Irene Chen and Longlai Zuo, with the China-based company Quality Technology Industrial, show off their top-line phones, which cost about $100. Aarti Shahani/NPR hide caption

itoggle caption Aarti Shahani/NPR

After the 2010 earthquake in Haiti, the Red Cross sent text messages across the country with health tips, locations of aid and safety reminders. A similar system is being used in Sierra Leone to combat Ebola. International Federation of Red Cross and Red Crescent Societies hide caption

itoggle caption International Federation of Red Cross and Red Crescent Societies

A Cambodian gambler talks on 18 cellphones at once at a boxing match in Phnom Penh in 2010. There are nearly 132 cellphones for every 100 Cambodians, but the country has also seen a surge in the number of landlines. Tang Chhin Sothy/AFP/Getty Images hide caption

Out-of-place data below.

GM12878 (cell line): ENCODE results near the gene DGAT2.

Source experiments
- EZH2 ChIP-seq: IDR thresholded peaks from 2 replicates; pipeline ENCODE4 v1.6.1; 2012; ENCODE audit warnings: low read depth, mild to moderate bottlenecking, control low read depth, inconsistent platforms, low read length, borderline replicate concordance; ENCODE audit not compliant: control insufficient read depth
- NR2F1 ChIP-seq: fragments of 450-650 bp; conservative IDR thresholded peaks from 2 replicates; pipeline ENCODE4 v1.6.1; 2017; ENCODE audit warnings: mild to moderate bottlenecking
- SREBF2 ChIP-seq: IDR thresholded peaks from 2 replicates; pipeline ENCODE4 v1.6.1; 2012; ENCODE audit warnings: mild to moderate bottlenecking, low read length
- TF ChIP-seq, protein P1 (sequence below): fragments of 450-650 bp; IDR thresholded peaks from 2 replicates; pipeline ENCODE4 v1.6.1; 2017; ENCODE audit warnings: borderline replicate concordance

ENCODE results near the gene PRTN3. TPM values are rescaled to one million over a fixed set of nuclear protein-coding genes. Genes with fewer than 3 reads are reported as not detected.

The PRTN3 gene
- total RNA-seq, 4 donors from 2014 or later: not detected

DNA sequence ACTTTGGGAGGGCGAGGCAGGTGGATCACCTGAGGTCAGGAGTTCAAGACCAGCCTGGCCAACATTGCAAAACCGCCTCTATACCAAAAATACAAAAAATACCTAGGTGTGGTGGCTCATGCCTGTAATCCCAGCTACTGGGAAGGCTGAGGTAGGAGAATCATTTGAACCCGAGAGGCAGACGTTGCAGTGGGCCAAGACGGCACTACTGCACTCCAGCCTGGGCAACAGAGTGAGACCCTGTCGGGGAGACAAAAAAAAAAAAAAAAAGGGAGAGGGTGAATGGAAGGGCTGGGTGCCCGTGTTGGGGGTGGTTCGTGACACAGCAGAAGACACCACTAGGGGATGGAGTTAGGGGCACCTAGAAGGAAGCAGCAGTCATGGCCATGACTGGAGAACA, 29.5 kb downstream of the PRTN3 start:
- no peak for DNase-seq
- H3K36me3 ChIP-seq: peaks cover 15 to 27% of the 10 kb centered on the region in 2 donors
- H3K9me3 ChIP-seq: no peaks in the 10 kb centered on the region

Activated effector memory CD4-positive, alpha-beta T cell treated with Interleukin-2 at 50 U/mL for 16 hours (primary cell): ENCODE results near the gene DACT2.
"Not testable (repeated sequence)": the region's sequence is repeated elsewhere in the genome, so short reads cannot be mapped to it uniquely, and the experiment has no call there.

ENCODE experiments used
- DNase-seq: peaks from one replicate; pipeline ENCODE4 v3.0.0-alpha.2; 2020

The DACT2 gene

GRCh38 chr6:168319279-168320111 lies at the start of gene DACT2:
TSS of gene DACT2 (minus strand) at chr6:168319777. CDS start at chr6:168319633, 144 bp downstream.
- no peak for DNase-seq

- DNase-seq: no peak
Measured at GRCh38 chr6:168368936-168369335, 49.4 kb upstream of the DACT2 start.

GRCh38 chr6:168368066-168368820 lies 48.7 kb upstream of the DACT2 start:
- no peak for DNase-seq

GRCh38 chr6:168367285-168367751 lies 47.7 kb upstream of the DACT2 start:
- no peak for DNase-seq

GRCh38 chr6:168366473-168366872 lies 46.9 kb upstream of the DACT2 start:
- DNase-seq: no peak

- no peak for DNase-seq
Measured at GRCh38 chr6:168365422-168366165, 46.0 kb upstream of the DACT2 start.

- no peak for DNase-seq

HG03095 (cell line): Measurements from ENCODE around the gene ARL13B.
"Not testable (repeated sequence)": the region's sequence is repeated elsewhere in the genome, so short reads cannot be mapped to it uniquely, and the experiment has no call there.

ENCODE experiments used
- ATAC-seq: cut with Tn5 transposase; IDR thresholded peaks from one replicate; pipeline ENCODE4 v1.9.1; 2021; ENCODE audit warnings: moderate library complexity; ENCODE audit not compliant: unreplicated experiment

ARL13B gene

itoggle caption Tang Chhin Sothy/AFP/Getty Images

An expert FAA advisory committee has recommended that airline passengers be allowed to use most personal electronic devices below 10,000 feet. Leonardo Patrizi/iStockphoto.com hide caption

itoggle caption Leonardo Patrizi/iStockphoto.com

Residents of the East Village in New York City look for cellphone reception Nov. 1 after Hurricane Sandy wiped out power and some cell towers. Timothy A. Clary/AFP/Getty Images hide caption

itoggle caption Timothy A. Clary/AFP/Getty Images